Where’s Baby? Tips to Help Parents Avoid Leaving a Child in the Hot Car

BY: - 29 Jul '14 | On the Web

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For some, summer is a fun filled favorite time of year.  Summer is also the time of year when the media bombards us with stories of children and adults being left in hot locked cars with the unimaginable happening.   Since 1998, 606 children have died from heat strokes and 52% of those were forgotten in vehicles.  Seventeen children have died this year alone from heat strokes.

There are very serious and dangerous risks associated with leaving a child in a hot, locked car.  A car’s internal temperature can rise by 20 degrees in just 10 minutes.  A child’s body temperature rises 5 times faster than adults in temperatures as low as 57 degrees.  Cracking a window does little or nothing to cool the inside of a car.  At 104 degrees a child’s organs begin to shut down and 107 degrees a child can die.

where's baby campaignTo help combat this issue the US Department of Transportation, Health & Human Services and NHTSA have joined forces and launched the Where’s Baby…Look Before You Lock’ campaign.

Here are some tips to help parents and caregivers avoid leaving a child in the car:

  • Make it a habit!  Always look in the front and back of the car before locking the doors and walking away.
  • Place an item you would normally keep on your person in the back seat (i.e. purse, backpack etc.).  This will force you to look in the back seat before you leave and lock the car.
  • Be your spouses’ accountability partner.  Call your spouse every day to make sure they dropped the baby off at the daycare provider.
  • Instruct your daycare provider to call you and your spouse if the baby is not dropped off at daycare.
  • Set reminders!  Set daily reminders on your cell phone with the ‘Baby Reminder’  app.  It’s totally FREE! You can also tape a post-it note reminder to your car’s dash and at your desk at work.
  • Teach your children that cars are not playgrounds or toys and store keys out of a child’s reach.

If you see a child in a hot locked car call 911 immediately!  If the child is in distress remove them and cool their body quickly by spraying them with cold water.  Never submerse them in an ice bath as this may cause the body temperature to drop too quickly causing shock.

These are tips/rules we all need to learn and use in our daily travels and while vacationing, visiting malls, water parks or theme parks.   Just a few extra seconds a day can avoid a life changing tragedy.  For more information, please visit www.safecar.gov/heatstroke and www.safekids.org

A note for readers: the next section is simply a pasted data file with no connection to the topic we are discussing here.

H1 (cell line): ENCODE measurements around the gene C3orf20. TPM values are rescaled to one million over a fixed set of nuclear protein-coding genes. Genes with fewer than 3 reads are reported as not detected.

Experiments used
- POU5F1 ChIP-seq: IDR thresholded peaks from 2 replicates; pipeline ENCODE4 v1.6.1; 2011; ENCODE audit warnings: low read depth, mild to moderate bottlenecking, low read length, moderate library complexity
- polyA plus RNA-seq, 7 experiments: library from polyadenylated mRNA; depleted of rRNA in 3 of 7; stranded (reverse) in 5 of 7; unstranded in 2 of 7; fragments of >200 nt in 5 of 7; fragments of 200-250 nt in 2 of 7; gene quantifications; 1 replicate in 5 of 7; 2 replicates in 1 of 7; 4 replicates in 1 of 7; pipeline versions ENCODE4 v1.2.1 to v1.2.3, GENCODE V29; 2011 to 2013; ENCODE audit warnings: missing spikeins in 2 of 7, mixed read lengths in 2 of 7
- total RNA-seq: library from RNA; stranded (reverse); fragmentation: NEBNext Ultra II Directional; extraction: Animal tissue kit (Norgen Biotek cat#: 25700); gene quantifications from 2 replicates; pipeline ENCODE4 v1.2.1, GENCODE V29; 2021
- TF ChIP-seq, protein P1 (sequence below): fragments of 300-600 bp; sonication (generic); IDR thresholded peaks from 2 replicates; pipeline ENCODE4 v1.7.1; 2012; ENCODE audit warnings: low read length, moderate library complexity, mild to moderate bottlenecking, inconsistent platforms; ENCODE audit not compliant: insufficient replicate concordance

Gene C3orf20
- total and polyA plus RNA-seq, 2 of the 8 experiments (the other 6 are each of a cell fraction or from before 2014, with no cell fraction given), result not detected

About the author

Kirstin Fuller wrote 285 articles on this blog.

Kirstin N. Fuller aka The Travelin Diva is a DC based travel journalist bringing fellow travelers the best deals on family vacations, couples retreats, spa getaways, the best travel gadgets and more in BMWK's exclusive Travel Tuesday & Weekend Travel Guide columns. Check out her new travel blog daily for more deals & destinations www.passenger156.com.

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Handwritten Letter from President Obama Helps Student Pay Tuition

BY: - 29 Jul '14 | On the Web

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the Obama administration officially announced the launch of a new initiative designed to help young men of color , My Brother's Keeper

In 2011 Present Obama wrote a letter to a young man named Jesse Grainger, advising him that he complete his education. This was a response to a letter a young man wrote to him about challenges he faced in his life and concerns he had about completing his education. Now, that young man is selling that letter for $9,500 to help pay his tuition bill.

According to the New York Post, Grainger wrote in his letter to President Obama, “As a child I had big dreams of going to college and doing great things .?.?. I came from a small town where most people were poor, especially my mother and me. My mom adopted me when I was one day old. She raised me to believe that education was the most important thing that I could ever get. My adopted mom died when I was 13.” The young man goes on to talk about his concerns about completing and paying for his education. 

The young man was eventually taken in by a family in South Carolina, while attending community college. He was later admitted to Winthrop University where he planned to pursue a degree in social work.

To read more visit the New York Post.

About the author

Martine Foreman wrote 484 articles on this blog.

Martine Foreman is a speaker, writer, lifestyle consultant, and ACE-certified Health Coach who specializes in helping moms who want more out of life but feel overwhelmed and confused. Through her content and services, Martine is committed to helping women embrace their personal truth, gain clarity, and take action to create healthier, happier lives. For more on Martine's candid views on life and love, visit her at candidbelle.com. To work with her, visit her at martineforeman.com. Martine resides in Maryland with her husband, two kids and sassy cat Pepper.

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